Call for John O'Dowd to boost integrated sector is defeated
Published 16/04/2013 | 04:20
A call for the Education Minister to do more to promote the integrated sector has been defeated at Stormont.
A motion to press John O'Dowd to do more to encourage the sector fell when MLAs voted on an amendment in favour of parental choice and shared education.
The pro-integration motion, tabled by the Alliance Party's Trevor Lunn and Chris Lyttle, called for Mr O'Dowd "to make integration of controlled and maintained schools a specific objective of area planning".
But an amendment brought by education committee chairman, the DUP's Mervyn Storey, and three party colleagues, urged the minister to "guarantee parity of esteem for all sectors".
Strangford DUP MLA Michelle McIlveen said her party's amendment promoted "the development of a single shared education system based upon equality of treatment for all". The Alliance proposal comes on the back of the party's 'For Everyone' document which states its desire that all new-build schools should be integrated, except in exceptional cases.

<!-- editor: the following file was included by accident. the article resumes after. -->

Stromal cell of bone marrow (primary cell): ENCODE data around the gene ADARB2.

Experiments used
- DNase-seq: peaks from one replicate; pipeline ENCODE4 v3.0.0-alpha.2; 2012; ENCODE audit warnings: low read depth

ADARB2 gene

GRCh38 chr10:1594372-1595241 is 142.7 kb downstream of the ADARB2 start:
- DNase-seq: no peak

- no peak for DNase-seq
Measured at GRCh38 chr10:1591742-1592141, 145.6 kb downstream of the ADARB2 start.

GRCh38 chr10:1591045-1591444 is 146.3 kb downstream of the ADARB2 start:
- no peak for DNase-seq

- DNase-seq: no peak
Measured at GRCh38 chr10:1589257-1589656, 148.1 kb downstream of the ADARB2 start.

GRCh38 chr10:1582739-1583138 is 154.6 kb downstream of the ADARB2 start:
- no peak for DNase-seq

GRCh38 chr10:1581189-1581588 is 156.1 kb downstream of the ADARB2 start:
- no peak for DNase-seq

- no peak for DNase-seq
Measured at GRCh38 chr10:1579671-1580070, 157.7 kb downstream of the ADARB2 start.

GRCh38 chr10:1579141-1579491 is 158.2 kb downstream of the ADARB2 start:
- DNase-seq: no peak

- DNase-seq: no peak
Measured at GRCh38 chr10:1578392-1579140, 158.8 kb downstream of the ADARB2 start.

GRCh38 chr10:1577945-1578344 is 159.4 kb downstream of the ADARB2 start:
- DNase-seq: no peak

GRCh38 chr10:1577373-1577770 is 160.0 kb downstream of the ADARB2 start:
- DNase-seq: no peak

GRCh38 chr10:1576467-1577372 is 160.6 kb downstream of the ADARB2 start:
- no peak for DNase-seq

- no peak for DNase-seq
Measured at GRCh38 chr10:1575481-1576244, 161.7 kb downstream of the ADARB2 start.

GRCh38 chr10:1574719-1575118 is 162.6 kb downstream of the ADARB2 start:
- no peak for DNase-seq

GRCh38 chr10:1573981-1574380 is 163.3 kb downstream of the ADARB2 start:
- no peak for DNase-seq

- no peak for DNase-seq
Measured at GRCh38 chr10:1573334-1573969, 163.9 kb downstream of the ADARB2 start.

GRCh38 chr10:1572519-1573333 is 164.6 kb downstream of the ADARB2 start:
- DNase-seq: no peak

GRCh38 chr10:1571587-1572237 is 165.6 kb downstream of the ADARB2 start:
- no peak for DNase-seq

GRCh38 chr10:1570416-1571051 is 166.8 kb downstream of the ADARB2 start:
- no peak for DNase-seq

The DUP and Sinn Fein are opposed to the idea, stating it eliminates parental choice. Most of the 94 MLAs who voted for Mr Storey's shared future motion were unionist, who carried it with a vote of 71 to 23. Most dissent emanated from the nationalist and Alliance parties, but the minister voted in favour of the DUP-backed motion. Mrs McIlveen said the reason the DUP could not support the motion as it stood was because it was "unworkable".
"The DUP is supportive of parental choice. What is fundamentally wrong with the motion is that it is a clumsy attempt to circumvent the principles of shared education in favour of one particular sector," she said.
Mr O'Dowd paid tribute to the "sterling work that a majority of integrated schools carry out". However, he stressed "we know through experience that imposing solutions on communities simply does not work".
He added: "Parents vote with their feet when making choices about their children's education."
Addressing the comments, Mr Lunn said: "Sharing education has its place; I do not discount it. Some of the area learning communities work very well."